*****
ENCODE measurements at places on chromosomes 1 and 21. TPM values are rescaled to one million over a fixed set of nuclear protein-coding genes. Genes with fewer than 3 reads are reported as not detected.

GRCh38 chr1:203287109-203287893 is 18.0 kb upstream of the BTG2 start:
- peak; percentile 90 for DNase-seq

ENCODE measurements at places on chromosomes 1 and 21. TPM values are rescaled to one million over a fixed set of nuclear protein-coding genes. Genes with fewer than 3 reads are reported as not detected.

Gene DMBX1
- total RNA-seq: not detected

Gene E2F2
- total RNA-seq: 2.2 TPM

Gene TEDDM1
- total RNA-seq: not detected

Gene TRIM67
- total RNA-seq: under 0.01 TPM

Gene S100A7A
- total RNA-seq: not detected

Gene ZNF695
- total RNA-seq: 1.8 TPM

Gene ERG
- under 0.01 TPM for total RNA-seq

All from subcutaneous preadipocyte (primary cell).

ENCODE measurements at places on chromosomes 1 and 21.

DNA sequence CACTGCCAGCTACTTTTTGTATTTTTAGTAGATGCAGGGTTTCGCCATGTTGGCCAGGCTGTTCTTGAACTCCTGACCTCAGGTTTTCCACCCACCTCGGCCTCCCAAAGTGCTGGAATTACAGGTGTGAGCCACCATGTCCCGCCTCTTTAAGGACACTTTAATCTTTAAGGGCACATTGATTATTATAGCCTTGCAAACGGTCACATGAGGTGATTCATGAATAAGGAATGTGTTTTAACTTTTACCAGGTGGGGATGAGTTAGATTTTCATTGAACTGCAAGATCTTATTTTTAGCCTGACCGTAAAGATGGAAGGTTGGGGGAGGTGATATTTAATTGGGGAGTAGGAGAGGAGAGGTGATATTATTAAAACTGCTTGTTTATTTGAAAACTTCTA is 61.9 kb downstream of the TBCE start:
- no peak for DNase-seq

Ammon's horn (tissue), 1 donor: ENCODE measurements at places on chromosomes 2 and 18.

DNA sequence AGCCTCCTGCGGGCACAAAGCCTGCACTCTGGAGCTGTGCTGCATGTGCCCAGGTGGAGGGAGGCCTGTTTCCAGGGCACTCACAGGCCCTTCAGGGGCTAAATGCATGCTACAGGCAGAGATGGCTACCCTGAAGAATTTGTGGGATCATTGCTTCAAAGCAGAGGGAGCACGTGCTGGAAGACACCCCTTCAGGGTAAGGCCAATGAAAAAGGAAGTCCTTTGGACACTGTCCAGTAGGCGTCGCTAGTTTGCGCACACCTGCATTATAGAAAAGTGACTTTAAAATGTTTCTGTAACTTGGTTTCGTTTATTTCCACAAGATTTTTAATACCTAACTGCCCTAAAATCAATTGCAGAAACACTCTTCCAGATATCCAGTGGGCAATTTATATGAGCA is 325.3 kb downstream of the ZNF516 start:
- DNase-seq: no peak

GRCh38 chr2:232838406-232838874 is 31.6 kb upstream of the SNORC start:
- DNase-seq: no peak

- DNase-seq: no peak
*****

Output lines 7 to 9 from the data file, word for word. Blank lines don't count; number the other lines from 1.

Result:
Gene E2F2
- total RNA-seq: 2.2 TPM

Gene TEDDM1